Expectations of strong Q4 2017 growth mount

Font Size

Improving foreign demand for Philippine goods should help drive overall economic growth. -- AFP

THE PHILIPPINES is expected to have clocked gross domestic product (GDP) growth in the fourth quarter of 2017 that put the full-year pace well within target, according to an assessment released yesterday.

“[The year] 2017 ended with a bang!” First Metro Investment Corp. (FMIC) and the University of Asia and the Pacific (UA&P) said in the December issue of their joint monthly report.

“With infrastructure spending soaring by 45% in November and exports still on the rise, our GDP growth forecast of 6.5-7% for the full-year 2017 appears a no-brainer,” The Market Call Capital Markets Research read.

“Accelerating infrastructure and capital outlays should catalyze faster GDP growth in Q4 and 2018.”

BusinessWorld’s poll late last week of 12 economists yielded a 6.7% estimate median for the fourth quarter that was shared by Moody’s Analytics, while Socioeconomic Planning Secretary Ernesto M. Pernia said in a mid-December yearend news briefing that he expected 2017’s last three months to have seen a pace faster than the 6.7% average of the first three quarters.

Mr. Pernia told reporters yesterday that he was “happy enough” with fourth-quarter and full-year 2017 GDP data scheduled to be released today.

The government has targeted a 6.5-7.5% GDP growth in 2017 and 7-8% annually starting this year, coming from 2016’s actual 6.9%.

FMIC and UA&P said a continued rebound in exports, higher remittances from Filipinos overseas, a low budget deficit and inflation that stayed within the central bank’s 2-4% target range provided “upward growth momentum into the fourth quarter.”

Looking ahead, Mr. Pernia told reporters that “2018… will be a bullish year because there will be a lot of projects breaking ground, so a lot of spending on projects.”

And “[w]ith the higher income for those earning below P250,000” as a result of the first of up to five planned tax reform packages — Republic Act No. 10963 or the Tax Reform for Acceleration and Inclusion Act (TRAIN) — that kicked in as the year began, “there will be a lot of welfare enhancement on their part.”

“The net effect is still positive for them,” the socioeconomic planning chief said, “and the heightened prices” from higher sales taxes on several items “will be temporary… it peters out over time.”

For FMIC and UA&P, inflation “may pick up pace in the first few months of 2018 amid tax reform, but should remain within the BSP target, albeit at higher end.”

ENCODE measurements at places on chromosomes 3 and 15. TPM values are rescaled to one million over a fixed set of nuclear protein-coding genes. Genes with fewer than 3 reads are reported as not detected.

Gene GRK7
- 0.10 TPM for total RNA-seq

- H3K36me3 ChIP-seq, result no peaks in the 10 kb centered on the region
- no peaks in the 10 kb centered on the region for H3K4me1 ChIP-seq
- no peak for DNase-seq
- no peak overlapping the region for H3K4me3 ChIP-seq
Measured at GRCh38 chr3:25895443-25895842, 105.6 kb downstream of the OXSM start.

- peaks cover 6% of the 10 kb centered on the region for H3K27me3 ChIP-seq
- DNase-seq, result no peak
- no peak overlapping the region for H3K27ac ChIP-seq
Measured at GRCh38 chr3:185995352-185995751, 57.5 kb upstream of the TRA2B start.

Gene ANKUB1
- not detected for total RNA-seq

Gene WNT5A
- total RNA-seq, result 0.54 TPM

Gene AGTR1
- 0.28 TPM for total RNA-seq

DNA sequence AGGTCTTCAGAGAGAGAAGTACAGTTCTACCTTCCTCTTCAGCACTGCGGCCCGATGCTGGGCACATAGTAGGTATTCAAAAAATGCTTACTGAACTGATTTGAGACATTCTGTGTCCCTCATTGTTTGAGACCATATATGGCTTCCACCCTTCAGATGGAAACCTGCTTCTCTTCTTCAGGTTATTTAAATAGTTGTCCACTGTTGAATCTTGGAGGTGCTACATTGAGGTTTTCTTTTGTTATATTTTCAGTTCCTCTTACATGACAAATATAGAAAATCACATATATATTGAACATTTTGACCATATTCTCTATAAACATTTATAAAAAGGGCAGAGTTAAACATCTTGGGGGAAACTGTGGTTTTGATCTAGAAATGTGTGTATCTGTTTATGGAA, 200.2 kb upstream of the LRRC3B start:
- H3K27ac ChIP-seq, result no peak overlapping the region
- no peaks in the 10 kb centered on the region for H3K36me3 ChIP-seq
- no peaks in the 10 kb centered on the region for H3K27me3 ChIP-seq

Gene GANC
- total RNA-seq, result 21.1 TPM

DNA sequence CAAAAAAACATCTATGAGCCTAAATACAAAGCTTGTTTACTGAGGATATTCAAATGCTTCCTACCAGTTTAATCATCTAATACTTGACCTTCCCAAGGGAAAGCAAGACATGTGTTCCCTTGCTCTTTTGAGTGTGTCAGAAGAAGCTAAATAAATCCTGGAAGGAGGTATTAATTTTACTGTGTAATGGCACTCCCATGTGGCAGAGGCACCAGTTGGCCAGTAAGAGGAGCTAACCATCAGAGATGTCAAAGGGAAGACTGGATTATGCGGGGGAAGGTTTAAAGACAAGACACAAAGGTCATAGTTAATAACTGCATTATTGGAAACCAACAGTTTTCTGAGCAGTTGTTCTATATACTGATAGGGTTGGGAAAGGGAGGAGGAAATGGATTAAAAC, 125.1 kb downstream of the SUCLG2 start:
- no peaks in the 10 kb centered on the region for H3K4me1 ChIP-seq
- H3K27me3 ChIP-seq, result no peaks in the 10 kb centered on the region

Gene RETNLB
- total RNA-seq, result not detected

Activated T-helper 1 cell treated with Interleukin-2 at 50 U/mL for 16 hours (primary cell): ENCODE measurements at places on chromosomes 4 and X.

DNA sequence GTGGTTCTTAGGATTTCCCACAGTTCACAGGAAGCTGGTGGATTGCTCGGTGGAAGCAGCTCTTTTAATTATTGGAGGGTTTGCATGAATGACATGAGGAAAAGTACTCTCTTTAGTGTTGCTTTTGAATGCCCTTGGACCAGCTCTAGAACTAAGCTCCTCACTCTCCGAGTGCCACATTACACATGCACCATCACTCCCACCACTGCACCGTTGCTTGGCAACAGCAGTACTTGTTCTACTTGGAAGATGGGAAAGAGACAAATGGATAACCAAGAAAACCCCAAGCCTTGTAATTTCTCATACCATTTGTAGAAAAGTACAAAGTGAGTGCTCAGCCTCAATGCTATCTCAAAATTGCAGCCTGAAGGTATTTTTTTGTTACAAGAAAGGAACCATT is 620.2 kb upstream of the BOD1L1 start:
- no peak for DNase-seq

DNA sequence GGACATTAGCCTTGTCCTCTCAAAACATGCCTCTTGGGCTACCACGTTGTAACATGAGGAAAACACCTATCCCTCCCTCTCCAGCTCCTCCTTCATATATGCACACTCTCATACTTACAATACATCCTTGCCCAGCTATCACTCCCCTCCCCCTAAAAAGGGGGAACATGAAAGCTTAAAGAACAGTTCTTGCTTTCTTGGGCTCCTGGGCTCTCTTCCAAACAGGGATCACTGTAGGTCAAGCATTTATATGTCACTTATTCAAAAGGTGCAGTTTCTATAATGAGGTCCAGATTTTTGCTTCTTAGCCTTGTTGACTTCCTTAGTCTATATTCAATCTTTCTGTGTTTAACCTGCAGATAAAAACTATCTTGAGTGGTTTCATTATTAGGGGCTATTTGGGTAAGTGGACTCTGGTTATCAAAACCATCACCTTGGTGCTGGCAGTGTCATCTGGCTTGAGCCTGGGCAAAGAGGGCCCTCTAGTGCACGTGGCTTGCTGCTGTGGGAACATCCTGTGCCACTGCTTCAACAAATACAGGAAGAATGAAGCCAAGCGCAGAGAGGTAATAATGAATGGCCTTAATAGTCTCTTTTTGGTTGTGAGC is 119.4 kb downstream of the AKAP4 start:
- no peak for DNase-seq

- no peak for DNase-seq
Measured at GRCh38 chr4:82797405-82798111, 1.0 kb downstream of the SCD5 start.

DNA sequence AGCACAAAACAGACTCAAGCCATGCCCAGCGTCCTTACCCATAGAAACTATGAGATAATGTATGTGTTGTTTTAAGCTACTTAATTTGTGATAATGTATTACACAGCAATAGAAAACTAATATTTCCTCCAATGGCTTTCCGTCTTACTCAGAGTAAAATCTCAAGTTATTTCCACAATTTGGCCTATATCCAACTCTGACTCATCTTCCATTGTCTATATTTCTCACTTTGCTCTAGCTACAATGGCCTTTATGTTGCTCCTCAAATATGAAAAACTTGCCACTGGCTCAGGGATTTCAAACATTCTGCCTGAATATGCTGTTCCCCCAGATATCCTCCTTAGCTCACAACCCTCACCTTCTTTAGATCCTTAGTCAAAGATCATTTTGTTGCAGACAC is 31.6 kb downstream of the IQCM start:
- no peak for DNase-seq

“Global recovery — especially in the US, EU and China — should provide a needed boost to exports, to fuel the economy’s second engine to drive 2018 GDP growth to 7-7.5%.”

Given this macroeconomic backdrop, FMIC and UA&P expect the central bank “to respond with two rate hikes” this year after keeping monetary policy steady since an increase in policy rates in September 2014, in order “to limit inflationary expectations from exceeding its target as the TRAIN’s indirect taxes come into effect.”

Monday also saw the International Monetary Fund (IMF) — which in October last year penciled 6.6% GDP growth for the Philippines in 2017 and 6.7% in 2018 — slightly adjusting upward by 0.1 of a point from October to 5.3% its projection for 2018 GDP growth for the five major Southeast Asian states Indonesia, Malaysia, the Philippines, Thailand and Vietnam, while keeping its 2019 forecast at also 5.3%.

It also hiked its world output projections for 2018 and for 2019 by 0.2 of a point to 3.9%.

“As the year 2018 begins, the world economy is gathering speed,” Maurice Obstfeld, IMF economic counsellor and director of Research, said in e-mailed remarks on the World Economic Outlook Update. “But political leaders and policy makers must stay mindful that the present economic momentum reflects a confluence of factors that is unlikely to last for long. The global financial crisis may seem firmly behind us, but without prompt action to address structural growth impediments, enhance inclusiveness of growth, and build policy buffers and resilience, the next downturn will come sooner and be harder to fight.”